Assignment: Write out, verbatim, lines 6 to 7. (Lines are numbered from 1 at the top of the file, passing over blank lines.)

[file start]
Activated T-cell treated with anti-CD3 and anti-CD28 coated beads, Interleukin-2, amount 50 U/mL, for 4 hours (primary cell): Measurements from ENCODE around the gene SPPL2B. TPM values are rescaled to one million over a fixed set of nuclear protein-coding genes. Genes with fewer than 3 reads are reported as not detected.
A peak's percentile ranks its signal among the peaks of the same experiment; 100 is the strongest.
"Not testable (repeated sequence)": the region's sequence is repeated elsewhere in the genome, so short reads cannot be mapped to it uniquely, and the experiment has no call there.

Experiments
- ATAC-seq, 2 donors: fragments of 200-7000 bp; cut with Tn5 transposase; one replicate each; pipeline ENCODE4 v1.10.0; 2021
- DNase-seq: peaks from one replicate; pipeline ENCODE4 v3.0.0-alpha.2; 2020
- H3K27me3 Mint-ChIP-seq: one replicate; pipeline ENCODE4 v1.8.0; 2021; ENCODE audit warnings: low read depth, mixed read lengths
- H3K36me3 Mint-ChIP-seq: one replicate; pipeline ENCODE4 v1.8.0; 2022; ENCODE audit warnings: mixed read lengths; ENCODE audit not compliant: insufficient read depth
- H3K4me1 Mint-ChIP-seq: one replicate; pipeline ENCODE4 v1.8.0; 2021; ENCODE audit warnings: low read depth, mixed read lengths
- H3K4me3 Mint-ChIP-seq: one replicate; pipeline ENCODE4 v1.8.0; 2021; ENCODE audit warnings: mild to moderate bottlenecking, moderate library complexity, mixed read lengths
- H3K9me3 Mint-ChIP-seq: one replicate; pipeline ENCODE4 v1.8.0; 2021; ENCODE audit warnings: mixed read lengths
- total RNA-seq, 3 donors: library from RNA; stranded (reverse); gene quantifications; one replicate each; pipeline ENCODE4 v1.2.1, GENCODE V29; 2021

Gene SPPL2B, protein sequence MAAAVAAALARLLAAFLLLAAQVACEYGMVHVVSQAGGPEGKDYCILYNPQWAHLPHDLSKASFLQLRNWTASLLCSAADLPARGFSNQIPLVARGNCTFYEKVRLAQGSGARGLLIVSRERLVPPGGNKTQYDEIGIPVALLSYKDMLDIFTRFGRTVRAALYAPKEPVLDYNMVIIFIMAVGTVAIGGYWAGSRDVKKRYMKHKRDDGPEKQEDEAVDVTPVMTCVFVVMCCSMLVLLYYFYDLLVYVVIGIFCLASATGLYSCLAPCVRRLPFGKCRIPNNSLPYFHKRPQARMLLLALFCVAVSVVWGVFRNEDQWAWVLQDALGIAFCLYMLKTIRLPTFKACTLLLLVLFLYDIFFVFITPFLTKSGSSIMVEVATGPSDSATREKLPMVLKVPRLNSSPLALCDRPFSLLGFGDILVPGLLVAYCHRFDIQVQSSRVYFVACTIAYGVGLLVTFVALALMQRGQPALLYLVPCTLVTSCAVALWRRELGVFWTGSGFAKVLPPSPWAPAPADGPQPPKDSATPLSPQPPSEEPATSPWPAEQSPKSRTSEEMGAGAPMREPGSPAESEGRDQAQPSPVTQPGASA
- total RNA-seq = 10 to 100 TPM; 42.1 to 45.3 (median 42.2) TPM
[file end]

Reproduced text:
- DNase-seq: peaks from one replicate; pipeline ENCODE4 v3.0.0-alpha.2; 2020
- H3K27me3 Mint-ChIP-seq: one replicate; pipeline ENCODE4 v1.8.0; 2021; ENCODE audit warnings: low read depth, mixed read lengths